JEFFERSON CITY, Mo. (AP) — Fighting through coronavirus hurdles, activists in several states are racing to gather thousands of petition signatures in the coming days for proposed ballot initiatives seeking to overhaul the way legislative voting districts are drawn for the next decade.
Redistricting reform advocates face a July 2 deadline in Oregon to turn in enough signatures to qualify their proposal for the November election. Initiative supporters face a July 6 deadline in Arkansas and North Dakota, and an Aug. 3 cutoff in Nevada.
All states must redraw their voting districts for the U.S. House and state legislative chambers based on the results of this year’s census. In many states, that task will be done in 2021 by state lawmakers and governors.
Reform advocates want to transfer that job to independent commissions to try to diminish the potential for elected officials to gerrymander districts to their political advantage.
“This is really a make or break moment for Oregonians to enact a fair and transparent process in time for the 2021 redistricting,” Kate Titus, executive director of Common Cause Oregon, said during a Tuesday news conference featuring redistricting reform advocates from numerous states.
At least 17 states already have adopted measures that either shift the redistricting process to special commissions or establish other procedures intended to diminish the potential for partisan gerrymandering.
This year’s initiative efforts were altered by coronavirus precauations. Mass events, which are fertile ground for petition circulators, were canceled, and in-person petition gathering was suspended.
To abide by social distancing, Oregon activists mailed petition signature forms to about a half-million households that each had at least two registered voters, Titus said. They have been getting back thousands of signed petitions daily.
But “at this point,” she said, “it’s really too hard to tell” whether organizers will meet the deadline for the 149,360 valid signatures needed for the proposed constitutional amendment.
Arkansas activists are planning drive-up petition signing events around the state this weekend to try to get the needed 89,151 valid signatures, said Bonnie Miller, chair of Arkansas Voters First, which is backing the initiative.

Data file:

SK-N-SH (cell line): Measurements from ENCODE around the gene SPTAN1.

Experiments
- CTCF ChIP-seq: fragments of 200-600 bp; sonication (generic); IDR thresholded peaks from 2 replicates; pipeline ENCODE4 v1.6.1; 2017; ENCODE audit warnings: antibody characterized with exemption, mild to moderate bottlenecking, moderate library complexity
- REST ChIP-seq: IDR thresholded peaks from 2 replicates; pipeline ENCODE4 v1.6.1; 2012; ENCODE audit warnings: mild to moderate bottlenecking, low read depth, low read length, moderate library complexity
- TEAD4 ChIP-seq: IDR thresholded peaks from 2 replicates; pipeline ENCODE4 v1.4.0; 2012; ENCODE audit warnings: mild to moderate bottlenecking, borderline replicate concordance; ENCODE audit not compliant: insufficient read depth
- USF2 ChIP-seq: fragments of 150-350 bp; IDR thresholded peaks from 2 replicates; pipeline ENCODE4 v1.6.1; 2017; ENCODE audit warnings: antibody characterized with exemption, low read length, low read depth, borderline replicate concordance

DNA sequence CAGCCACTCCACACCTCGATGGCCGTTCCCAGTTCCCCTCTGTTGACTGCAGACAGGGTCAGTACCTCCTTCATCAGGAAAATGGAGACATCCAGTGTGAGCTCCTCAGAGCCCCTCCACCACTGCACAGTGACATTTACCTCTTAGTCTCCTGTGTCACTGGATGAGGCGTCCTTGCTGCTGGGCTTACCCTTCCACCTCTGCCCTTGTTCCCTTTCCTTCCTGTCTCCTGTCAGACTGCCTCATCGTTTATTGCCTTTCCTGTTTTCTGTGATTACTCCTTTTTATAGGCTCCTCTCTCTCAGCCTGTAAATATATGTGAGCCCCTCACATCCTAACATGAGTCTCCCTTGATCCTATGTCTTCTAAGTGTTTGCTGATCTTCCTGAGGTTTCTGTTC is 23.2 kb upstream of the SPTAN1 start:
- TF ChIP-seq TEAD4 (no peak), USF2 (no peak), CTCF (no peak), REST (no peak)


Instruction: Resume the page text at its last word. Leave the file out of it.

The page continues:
Supporters of the North Dakota initiative, which combines the redistricting overhaul with other election changes, have gathered more than 18,000 petition signatures so far, said Carol Sawicki, president of North Dakota Voters First. They need 26,904 by the deadline.
Nevada petitioners would have faced a Wednesday deadline to submit the 97,598 valid signatures needed to place a redistricting measure on the ballot, but it was pushed back to early August after organizers sued.
Initiative supporters are now trying to persuade Democratic Gov. Steve Sisolak to issue an executive order allowing electronic petition signatures, said Sondra Cosgrove, president of the League of Women Voters of Nevada.
“If we’re not allowed to use electronic signatures, we’re going to violate the governor’s order to socially distance and we’re going to host some big events in every one of the petition districts so that we can get enough signatures,” Cosgrove told the AP.
Redistricting measures also will appear on the ballot this year in Virginia and Missouri after being placed there by state lawmakers.
The Virginia measure would create a bipartisan commission to draw legislative districts. The Missouri measure would reverse key parts of a 2018 voter-approved constitutional amendment by eliminating a nonpartisan demographer position and bumping “partisan fairness” to the bottom of the priority list for the bipartisan commissions in charge of approving new maps.
Redistricting reform advocates had pursued an initiative in Oklahoma but have effectively run out of time to get it on the ballot because of legal challenges and coronavirus restrictions on circulating petitions, said Andy Moore, executive director with People Not Politicians.